More ad revenues move to the web

  
Fueling a growing trend, real estate businesses are pulling advertisements from local papers in favor of purchasing space online. Somehow not surprising, newspapers executives attribute the deflated spending on real estate advertisements (estimated decline of 14% during 1Q07 on average, while NYT specifically saw a decline of 16%) to a cyclical slump in the real estate industry. A company representative for Gannett, parent company of colorful chartists USAToday, told Bloomberg, “It’s not our business model people have a problem with (because the American public can’t get enough of the-world’s-tallest-man-meets-the-world’s-shortest-man news). It’s their own — and it’s the economy.” The companies pulling ads, however, don’t agree –and real estate brokers aren’t the only ones pulling advertising dollars. Analysts estimate that ad linage across sector sponsors, including department stores, fell by double digit percentages this year.

Brokerage executives [say] they will shift money to the Internet permanently because advertising is less costly and the Web offers consumers more information…

`If the market turned up, I wouldn’t give the same percentage to print,’ Shuffield [President of Miami-based real estate-ish firm which slashed the overall marketing budget by 9%, but newspaper advertising by 29%] said. `You don’t want to advertise on a stone tablet if everyone has moved on to the Gutenberg press.’” [Bloomberg]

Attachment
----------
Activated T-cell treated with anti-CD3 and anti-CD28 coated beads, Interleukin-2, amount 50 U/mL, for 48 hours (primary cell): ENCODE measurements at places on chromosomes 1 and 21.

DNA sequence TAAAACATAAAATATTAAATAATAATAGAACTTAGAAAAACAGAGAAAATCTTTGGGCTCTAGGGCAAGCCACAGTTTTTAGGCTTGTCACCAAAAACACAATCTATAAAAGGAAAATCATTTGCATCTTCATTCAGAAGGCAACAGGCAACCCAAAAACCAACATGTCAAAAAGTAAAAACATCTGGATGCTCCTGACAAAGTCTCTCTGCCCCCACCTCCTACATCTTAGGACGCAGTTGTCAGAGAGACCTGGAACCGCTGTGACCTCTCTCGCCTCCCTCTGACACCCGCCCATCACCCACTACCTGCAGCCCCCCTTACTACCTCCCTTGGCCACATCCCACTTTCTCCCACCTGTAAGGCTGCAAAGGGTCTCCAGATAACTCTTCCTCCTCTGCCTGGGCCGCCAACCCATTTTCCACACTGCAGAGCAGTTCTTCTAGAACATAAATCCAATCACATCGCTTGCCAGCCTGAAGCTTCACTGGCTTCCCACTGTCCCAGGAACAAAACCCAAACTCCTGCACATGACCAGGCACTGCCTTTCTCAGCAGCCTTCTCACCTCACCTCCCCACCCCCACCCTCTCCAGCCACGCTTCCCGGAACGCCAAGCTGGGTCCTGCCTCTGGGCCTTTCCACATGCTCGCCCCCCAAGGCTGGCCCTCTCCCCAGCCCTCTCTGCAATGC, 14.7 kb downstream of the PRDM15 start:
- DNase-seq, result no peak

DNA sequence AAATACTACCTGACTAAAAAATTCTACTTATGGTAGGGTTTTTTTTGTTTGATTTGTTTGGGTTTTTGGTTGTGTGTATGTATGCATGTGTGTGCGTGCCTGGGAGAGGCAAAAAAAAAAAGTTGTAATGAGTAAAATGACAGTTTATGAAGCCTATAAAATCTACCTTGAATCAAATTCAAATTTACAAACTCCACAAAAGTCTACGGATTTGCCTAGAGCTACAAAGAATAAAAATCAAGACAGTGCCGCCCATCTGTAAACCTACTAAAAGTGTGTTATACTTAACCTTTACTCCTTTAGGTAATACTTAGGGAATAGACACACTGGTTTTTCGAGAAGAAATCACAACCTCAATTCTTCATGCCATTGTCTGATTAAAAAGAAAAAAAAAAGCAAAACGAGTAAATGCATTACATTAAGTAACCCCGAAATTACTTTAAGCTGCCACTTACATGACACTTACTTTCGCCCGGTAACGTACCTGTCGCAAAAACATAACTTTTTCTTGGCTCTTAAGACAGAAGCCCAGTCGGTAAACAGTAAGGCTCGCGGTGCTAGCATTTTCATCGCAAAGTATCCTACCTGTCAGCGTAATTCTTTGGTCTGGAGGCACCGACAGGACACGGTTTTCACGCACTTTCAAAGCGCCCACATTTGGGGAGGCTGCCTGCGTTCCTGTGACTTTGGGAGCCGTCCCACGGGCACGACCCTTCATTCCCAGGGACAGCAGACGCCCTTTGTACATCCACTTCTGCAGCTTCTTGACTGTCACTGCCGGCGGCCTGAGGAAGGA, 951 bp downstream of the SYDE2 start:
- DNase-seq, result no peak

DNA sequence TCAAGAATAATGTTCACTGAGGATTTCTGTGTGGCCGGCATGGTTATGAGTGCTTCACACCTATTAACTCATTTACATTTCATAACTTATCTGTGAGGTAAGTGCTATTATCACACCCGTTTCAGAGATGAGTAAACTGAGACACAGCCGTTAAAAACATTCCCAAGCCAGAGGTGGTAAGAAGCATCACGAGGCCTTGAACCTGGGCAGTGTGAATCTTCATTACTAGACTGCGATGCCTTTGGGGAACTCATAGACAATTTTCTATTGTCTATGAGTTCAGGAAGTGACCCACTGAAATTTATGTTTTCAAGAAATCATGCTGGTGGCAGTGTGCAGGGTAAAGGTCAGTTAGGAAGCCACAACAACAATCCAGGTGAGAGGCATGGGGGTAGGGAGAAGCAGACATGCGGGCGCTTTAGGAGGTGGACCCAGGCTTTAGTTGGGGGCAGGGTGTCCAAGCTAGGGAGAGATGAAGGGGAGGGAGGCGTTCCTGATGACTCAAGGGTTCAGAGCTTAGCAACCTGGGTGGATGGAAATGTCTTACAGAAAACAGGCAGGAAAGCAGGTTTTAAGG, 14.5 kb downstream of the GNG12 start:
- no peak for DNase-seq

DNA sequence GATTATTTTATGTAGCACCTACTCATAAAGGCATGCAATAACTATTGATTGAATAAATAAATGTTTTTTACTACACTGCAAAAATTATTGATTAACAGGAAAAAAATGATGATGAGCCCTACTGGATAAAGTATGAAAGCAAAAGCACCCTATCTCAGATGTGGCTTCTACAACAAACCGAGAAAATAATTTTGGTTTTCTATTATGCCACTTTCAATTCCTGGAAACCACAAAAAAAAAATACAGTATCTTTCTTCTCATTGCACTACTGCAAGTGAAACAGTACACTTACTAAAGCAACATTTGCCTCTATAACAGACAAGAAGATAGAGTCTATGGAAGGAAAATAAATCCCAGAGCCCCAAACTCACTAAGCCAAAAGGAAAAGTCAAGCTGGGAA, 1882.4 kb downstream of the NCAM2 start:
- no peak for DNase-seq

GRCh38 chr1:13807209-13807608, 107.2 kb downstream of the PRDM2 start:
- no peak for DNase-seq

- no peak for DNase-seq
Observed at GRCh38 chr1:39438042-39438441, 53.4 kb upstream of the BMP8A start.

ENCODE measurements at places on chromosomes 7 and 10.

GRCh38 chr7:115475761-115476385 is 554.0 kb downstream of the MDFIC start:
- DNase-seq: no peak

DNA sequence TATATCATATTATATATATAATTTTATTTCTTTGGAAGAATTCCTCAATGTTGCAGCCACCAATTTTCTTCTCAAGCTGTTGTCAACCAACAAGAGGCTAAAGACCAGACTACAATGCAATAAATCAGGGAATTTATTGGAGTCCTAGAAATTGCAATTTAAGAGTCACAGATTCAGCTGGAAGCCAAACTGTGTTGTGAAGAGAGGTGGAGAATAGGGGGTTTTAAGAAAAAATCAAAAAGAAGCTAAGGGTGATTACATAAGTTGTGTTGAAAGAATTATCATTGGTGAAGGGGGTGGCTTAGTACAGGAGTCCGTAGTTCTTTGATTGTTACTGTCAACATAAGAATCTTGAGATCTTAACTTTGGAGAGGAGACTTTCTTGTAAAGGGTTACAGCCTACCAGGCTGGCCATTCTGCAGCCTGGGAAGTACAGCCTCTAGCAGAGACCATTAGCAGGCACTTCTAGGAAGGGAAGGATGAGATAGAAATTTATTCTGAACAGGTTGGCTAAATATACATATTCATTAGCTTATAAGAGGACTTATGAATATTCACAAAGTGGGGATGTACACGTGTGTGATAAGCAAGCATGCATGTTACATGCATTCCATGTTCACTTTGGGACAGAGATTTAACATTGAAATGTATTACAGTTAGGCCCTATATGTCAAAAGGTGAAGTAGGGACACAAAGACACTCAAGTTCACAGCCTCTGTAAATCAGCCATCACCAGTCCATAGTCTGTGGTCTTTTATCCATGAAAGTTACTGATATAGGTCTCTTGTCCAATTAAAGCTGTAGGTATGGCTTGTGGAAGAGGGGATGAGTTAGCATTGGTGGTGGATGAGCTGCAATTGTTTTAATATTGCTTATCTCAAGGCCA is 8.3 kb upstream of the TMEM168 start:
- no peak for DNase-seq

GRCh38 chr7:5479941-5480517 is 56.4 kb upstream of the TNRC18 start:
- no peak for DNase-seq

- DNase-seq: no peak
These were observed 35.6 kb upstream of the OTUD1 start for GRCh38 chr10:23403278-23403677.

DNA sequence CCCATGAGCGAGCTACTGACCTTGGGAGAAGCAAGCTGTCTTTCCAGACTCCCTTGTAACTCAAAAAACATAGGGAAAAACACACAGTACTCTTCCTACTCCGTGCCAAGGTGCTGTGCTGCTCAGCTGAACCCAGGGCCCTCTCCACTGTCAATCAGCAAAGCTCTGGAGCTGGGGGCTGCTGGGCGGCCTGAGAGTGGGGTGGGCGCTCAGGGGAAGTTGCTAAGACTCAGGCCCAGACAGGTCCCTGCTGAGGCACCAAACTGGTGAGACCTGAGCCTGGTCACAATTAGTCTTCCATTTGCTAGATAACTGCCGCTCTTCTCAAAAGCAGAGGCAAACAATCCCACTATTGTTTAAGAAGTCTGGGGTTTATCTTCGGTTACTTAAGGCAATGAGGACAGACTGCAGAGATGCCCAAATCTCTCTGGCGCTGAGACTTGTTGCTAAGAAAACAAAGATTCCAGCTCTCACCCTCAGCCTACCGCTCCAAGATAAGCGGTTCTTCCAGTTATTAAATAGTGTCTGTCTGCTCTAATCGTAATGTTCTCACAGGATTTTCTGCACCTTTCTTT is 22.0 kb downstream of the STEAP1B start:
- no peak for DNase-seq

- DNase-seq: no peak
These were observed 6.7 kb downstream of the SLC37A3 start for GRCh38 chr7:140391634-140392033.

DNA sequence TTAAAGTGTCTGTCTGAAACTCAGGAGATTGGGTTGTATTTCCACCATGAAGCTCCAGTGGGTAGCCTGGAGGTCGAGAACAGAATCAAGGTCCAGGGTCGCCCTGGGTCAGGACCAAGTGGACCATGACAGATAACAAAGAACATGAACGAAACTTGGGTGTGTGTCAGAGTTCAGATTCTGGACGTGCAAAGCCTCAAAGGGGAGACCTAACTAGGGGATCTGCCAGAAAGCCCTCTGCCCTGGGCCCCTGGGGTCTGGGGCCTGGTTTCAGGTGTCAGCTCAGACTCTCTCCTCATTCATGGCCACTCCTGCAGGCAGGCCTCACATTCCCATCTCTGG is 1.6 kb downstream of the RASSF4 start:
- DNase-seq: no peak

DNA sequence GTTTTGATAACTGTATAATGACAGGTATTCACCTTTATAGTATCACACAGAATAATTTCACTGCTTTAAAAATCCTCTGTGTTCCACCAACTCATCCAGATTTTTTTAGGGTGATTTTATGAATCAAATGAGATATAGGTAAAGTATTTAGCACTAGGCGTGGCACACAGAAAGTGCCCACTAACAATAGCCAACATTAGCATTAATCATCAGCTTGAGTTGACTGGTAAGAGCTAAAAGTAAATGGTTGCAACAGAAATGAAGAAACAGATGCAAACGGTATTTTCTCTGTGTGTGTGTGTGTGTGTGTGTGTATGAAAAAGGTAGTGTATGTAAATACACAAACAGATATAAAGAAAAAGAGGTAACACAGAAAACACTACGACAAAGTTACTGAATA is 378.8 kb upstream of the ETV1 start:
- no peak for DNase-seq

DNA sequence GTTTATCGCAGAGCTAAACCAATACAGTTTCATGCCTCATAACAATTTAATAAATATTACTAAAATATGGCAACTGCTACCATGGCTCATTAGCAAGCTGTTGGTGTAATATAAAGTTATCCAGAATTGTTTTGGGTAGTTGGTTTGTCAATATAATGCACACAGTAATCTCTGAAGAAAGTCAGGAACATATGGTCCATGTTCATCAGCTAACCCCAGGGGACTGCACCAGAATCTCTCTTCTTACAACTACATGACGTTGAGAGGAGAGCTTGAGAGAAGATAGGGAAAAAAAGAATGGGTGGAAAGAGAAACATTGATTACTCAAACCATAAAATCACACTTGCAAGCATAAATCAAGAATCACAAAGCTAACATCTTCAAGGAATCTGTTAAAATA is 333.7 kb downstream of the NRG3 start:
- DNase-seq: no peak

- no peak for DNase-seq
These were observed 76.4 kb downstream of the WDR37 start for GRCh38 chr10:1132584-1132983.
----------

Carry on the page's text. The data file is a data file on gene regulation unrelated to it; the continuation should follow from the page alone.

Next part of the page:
As ad dollars move online, most –we still have the far right tail of the demographic distribution to contend with –paper media will fold (Jane, Red Herring…) or follow suit. Other than the paper contained in books strewn about my apt., I’d be hard pressed to find a full sheet. Considering the three main spheres: office, home and school, the office is the only I’ve experienced in the past five years that hasn’t seen a pronounced drop in paper consumption. Although my office history doesn’t go back farther than five years for comparison, my hunch is that added pdf conveniences brought on by each new version of Adobe may eventually do in the office as well. Coincidentally this year, Weyerhaeuser (NYSE:WY) sold its fine paper business, and Potlatch’s (NYSE:PCH) pulp and paperboard segment is producing y/y losses –both heavily tied to the US/Canada. Other paper/timber companies with an international presence (read: mills in Brazil, revenue streams from BRICs) are still thriving: International Paper (NYSE:IP), Neenah Paper (NYSE:NP).  

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